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Blue Jays: Don’t panic over Pearson or Martin’s first spring game

BUFFALO, NY - SEPTEMBER 25: Nate Pearson #24 of the Toronto Blue Jays throws a pitch against the Baltimore Orioles at Sahlen Field on September 25, 2020 in Buffalo, New York. The Blue Jays are the home team due to the Canadian government"u2019s policy on COVID-19, which prevents them from playing in their home stadium in Canada. Blue Jays beat the Orioles 10 to 5. (Photo by Timothy T Ludwig/Getty Images)
BUFFALO, NY - SEPTEMBER 25: Nate Pearson #24 of the Toronto Blue Jays throws a pitch against the Baltimore Orioles at Sahlen Field on September 25, 2020 in Buffalo, New York. The Blue Jays are the home team due to the Canadian government"u2019s policy on COVID-19, which prevents them from playing in their home stadium in Canada. Blue Jays beat the Orioles 10 to 5. (Photo by Timothy T Ludwig/Getty Images) /
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It wasn’t the spring debut that Nate Pearson or Austin Martin were looking for, but there’s no need to worry about two of the Blue Jays top prospects.

After a long winter of dreaming about both the present and the future of the Blue Jays, it’s understandable if Monday’s game brought a little bit of disappointment based on Pearson and Martin’s first appearances. For Pearson, he struggled to find command of his pitches, throwing just 16 strikes out of 28 pitches during his laboured inning. For Martin, it was a pair of defensive errors that reminded us he’ll need more development before he’s ready to star at the highest level.

And in both cases, that’s more than okay.

As always at this time of year, we need to keep things in perspective. Spring numbers really don’t matter much at all, especially for veteran players. For developing youngsters it’s a little more significant, but early March performances should be taken with a grain of salt.

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First of all, it was just one game, and the first one of the year at that. It takes a while to get into a rhythm for many players, and that’s exactly what the pre-season schedule is for. For example, Pearson got the opportunity to assess where he sits in advance of the season, and more importantly, what he needs to focus on this month. Monday’s outing reinforced that his golden right arm has the “it’ factor, but that he likely needs to continue his focus on his command. That said, chances are good that even if the outing had gone off without a hitch, we’d likely be saying the same thing.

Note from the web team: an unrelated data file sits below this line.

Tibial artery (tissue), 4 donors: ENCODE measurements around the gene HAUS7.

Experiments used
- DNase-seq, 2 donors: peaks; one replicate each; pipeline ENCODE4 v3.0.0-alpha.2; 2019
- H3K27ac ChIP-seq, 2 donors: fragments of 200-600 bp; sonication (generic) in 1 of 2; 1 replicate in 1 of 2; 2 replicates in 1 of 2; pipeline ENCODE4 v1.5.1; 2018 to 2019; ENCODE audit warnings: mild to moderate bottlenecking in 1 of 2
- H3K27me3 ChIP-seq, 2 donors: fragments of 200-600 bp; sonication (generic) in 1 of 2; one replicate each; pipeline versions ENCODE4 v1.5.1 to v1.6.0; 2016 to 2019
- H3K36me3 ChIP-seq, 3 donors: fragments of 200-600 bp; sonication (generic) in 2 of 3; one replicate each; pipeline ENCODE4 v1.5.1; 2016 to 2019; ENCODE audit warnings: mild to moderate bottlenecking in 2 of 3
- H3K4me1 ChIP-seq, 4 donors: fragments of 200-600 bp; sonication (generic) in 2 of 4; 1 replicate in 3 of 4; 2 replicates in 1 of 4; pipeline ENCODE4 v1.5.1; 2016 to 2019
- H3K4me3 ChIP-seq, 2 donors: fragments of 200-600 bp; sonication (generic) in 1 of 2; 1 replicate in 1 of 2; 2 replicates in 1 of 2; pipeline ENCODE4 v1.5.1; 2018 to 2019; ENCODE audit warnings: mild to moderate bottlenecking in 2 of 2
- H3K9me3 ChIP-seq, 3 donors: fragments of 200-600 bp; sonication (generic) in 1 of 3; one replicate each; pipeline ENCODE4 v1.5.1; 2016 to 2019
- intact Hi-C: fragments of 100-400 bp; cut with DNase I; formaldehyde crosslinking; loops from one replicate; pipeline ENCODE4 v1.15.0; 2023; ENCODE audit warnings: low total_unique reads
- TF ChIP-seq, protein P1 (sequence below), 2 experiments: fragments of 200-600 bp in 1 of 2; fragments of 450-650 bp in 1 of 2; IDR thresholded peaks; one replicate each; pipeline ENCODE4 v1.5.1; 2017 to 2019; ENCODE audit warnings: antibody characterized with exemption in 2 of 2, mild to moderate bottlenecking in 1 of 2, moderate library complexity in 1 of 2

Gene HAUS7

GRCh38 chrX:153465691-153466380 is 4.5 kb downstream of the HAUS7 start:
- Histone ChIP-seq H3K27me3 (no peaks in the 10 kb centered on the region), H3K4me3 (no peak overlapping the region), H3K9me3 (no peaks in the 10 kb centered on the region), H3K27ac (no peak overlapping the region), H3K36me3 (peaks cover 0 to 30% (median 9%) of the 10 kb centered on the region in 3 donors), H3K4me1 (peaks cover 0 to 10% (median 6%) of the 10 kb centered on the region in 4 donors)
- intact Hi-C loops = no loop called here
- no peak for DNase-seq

As for Martin, it’s hard not to be excited about the future of the Blue Jays’ first round pick from the 2020 draft. Many scouts had him projected to go either first or second along with Spencer Torkelson, and the Blue Jays were fortunate to see him fall all the way to them with the fifth selection. While I believe that his time in the minor leagues will be brief, I’d still expect him to spend the entire 2021 season in the minor leagues. The biggest reason for that is the need for defensive development, which is something we knew already.

It’s not that Martin projects to be a poor defender at all, it’s more about figuring out where he ultimately belongs on the diamond. He was drafted as a shortstop, but that wasn’t really his primary position during his collegiate career. It’s possible the Blue Jays could look to development him with versatility in mind as well, as he spent time playing shortstop, first, second, and third base, as well as centre and left field during his three years with Vanderbilt University. The 21-year-old likely needs a lot of work to be capable as a MLB-calibre shortstop, but that doesn’t necessarily have to be the goal anyway.

Next. Springer's spring debut has been set. dark

The main point is that there’s no point in putting much stock in one spring training performance, even if it wasn’t ideal for either Pearson or Martin. If I were a betting man, I’d wager that in 3-4 weeks that we won’t have many concerns about either of them.

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